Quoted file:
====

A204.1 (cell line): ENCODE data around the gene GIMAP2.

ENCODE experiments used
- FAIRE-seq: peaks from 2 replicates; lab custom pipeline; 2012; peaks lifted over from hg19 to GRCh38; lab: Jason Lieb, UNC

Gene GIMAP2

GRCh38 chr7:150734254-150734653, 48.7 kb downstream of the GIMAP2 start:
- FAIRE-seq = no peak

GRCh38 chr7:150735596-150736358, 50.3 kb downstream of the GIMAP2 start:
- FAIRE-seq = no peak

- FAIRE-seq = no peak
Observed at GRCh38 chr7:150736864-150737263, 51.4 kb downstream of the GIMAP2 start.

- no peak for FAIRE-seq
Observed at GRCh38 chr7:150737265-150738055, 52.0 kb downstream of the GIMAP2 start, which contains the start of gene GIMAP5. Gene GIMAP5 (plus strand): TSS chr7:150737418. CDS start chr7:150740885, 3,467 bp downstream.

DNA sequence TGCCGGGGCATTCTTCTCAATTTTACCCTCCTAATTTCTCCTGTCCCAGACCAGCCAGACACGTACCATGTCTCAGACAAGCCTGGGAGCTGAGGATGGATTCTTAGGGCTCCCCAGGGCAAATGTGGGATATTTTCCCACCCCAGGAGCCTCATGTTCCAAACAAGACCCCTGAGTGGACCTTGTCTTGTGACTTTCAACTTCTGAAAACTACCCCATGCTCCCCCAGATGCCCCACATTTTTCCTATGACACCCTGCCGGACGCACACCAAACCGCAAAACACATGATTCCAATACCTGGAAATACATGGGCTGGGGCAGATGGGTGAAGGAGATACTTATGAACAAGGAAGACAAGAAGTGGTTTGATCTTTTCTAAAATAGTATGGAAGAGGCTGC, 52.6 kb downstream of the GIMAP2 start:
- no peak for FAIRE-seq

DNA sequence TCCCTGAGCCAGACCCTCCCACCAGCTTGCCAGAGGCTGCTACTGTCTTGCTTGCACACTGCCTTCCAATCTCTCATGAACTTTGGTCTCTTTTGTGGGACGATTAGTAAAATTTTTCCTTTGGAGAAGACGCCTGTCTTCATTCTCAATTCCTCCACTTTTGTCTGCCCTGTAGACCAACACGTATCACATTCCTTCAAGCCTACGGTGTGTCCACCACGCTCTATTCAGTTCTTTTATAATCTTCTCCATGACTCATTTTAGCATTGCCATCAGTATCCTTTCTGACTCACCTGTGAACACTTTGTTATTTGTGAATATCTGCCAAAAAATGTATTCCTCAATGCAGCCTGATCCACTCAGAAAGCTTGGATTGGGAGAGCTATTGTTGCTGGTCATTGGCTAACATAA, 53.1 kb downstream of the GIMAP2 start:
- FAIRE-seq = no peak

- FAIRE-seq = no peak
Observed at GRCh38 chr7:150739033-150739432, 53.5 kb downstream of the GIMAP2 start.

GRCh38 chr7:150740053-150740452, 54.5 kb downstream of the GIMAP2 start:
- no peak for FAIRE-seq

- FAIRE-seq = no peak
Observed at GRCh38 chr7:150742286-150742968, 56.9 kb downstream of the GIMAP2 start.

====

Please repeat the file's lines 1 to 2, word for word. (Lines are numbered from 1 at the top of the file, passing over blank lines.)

A204.1 (cell line): ENCODE data around the gene GIMAP2.

ENCODE experiments used